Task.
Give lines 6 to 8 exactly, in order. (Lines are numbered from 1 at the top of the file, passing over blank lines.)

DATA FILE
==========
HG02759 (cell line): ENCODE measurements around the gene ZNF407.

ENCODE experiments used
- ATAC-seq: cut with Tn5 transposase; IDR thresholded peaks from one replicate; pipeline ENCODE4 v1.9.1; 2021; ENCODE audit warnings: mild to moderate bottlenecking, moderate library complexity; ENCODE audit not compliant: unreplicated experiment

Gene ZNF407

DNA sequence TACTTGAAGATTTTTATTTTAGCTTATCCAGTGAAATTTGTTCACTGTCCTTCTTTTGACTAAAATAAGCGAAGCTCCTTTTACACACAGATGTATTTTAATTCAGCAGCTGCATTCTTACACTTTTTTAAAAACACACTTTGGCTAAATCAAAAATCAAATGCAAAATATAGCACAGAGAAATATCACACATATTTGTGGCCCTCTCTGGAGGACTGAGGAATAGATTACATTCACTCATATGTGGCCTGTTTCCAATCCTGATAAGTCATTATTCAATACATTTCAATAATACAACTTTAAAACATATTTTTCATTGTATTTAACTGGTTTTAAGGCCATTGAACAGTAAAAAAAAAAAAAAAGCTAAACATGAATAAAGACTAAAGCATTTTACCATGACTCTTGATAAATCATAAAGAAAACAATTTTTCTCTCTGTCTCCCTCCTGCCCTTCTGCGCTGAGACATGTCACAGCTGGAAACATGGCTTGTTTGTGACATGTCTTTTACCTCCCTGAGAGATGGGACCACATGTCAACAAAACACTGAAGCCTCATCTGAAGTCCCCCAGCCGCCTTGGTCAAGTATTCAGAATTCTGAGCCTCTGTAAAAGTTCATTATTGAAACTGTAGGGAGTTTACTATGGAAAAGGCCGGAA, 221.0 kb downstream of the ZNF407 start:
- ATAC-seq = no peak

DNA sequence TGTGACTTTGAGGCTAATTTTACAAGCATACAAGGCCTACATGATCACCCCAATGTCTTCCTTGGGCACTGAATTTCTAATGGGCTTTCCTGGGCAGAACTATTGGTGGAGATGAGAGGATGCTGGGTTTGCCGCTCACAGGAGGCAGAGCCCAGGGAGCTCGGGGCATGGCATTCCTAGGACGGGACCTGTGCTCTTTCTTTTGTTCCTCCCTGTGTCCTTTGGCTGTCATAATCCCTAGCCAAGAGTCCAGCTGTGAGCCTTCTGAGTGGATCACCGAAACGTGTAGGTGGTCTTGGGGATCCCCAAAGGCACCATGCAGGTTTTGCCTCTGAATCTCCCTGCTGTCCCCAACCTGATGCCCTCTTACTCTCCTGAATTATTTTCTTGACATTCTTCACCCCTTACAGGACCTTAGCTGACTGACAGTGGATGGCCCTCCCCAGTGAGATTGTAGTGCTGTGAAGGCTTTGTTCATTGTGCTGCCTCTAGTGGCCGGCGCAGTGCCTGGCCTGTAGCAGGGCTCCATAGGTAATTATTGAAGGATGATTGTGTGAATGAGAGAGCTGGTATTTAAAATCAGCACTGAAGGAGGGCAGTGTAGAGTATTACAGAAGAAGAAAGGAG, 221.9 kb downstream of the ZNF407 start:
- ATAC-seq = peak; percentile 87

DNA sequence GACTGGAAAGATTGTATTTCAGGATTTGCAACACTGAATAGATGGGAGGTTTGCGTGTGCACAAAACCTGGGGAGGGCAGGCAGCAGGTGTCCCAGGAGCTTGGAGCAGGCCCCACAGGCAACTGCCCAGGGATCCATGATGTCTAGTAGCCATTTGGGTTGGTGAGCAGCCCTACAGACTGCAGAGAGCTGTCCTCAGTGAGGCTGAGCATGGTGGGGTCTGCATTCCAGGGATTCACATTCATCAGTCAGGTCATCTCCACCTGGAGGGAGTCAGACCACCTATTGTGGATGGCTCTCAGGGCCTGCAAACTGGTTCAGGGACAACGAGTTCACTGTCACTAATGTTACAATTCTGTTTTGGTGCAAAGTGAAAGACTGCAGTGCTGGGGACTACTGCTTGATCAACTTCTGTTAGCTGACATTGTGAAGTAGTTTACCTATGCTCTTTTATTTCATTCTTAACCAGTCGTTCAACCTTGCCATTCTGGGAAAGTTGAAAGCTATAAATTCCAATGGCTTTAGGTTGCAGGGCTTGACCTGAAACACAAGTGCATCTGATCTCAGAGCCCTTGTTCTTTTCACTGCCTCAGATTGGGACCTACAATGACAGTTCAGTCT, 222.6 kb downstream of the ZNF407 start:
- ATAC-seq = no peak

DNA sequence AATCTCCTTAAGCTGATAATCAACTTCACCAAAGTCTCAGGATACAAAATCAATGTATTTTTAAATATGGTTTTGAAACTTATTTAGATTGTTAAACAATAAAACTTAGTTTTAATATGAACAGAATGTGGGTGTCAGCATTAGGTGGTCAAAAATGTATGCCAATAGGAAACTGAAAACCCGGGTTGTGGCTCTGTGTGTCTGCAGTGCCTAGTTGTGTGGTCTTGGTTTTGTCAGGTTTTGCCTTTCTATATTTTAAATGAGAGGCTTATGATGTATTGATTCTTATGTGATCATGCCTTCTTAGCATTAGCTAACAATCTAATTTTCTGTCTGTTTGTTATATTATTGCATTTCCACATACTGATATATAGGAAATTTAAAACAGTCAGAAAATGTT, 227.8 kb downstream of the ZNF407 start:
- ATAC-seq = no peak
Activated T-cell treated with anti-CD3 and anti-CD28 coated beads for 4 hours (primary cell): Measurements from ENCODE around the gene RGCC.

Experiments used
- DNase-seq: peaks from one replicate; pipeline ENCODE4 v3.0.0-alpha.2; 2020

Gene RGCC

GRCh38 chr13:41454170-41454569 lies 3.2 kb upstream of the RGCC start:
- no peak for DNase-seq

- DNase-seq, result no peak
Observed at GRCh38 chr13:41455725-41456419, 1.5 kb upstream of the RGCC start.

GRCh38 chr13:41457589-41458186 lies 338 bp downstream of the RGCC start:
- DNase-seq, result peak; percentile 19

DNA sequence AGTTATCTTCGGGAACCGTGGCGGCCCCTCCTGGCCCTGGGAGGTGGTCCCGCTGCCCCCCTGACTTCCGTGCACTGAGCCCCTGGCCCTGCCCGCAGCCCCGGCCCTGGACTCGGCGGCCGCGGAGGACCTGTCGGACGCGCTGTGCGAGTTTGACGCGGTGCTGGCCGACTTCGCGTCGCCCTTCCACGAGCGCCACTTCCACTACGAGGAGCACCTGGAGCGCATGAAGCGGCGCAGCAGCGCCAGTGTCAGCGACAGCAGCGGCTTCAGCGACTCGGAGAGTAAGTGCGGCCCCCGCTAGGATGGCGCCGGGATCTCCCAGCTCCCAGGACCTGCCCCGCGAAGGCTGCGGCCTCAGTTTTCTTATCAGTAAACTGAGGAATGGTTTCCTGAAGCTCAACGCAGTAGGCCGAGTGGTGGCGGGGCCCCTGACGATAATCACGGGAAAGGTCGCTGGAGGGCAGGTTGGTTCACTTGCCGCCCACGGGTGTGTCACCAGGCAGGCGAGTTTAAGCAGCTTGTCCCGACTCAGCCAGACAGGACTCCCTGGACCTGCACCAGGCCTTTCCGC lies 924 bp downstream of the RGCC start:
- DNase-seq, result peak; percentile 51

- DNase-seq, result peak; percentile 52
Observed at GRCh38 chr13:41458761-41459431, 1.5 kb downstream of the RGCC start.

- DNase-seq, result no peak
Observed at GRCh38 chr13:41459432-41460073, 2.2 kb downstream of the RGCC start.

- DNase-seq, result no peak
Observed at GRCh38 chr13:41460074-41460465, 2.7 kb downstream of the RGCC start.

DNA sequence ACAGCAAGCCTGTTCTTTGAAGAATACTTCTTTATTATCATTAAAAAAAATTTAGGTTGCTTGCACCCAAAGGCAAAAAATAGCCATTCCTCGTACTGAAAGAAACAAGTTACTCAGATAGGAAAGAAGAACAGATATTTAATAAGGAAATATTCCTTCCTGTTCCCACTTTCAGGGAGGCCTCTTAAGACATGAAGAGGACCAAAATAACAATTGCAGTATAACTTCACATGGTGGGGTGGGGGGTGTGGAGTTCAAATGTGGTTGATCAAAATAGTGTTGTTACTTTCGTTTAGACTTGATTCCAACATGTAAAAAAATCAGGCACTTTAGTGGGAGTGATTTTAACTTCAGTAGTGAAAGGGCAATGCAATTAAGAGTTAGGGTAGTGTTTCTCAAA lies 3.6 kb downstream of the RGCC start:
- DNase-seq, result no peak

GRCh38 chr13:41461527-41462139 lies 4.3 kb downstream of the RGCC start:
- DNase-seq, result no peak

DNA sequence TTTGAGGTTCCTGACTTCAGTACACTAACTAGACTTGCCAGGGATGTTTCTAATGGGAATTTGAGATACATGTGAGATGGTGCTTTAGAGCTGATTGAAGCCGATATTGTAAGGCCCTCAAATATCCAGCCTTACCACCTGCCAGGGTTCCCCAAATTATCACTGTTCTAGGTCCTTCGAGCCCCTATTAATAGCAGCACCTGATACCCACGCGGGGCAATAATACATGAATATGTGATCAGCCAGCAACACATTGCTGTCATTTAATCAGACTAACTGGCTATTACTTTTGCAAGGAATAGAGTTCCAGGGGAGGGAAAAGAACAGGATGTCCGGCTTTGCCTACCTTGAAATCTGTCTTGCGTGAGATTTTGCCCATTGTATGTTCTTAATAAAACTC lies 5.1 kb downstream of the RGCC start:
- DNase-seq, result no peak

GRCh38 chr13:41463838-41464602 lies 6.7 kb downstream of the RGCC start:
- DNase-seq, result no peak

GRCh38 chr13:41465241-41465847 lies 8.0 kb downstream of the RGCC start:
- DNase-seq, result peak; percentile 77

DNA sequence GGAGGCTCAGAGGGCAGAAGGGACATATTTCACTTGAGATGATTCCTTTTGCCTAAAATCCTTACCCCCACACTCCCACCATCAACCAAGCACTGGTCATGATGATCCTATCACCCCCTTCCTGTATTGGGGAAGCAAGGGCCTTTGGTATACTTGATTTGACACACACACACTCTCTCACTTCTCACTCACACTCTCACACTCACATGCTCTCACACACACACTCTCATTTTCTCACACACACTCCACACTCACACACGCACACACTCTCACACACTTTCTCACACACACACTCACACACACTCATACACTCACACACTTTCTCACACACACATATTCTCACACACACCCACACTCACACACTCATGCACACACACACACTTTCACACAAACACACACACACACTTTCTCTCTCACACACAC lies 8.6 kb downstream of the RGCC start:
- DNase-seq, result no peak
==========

- ATAC-seq = no peak

DNA sequence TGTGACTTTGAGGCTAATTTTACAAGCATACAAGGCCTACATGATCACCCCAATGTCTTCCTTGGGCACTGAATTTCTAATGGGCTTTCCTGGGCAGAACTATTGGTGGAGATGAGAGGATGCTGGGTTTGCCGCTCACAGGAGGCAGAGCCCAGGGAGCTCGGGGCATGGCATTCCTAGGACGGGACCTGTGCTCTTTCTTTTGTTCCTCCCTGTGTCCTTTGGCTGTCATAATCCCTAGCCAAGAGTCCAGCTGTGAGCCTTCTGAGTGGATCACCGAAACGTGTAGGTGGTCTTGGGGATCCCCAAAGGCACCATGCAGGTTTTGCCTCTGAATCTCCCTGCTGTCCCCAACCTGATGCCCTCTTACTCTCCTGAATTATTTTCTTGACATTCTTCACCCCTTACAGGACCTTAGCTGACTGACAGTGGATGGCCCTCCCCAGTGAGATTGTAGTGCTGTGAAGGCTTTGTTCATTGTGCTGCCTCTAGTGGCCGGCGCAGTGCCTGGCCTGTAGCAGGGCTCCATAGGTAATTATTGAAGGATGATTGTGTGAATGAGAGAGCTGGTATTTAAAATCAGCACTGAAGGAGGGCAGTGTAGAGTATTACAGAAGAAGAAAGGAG, 221.9 kb downstream of the ZNF407 start:
- ATAC-seq = peak; percentile 87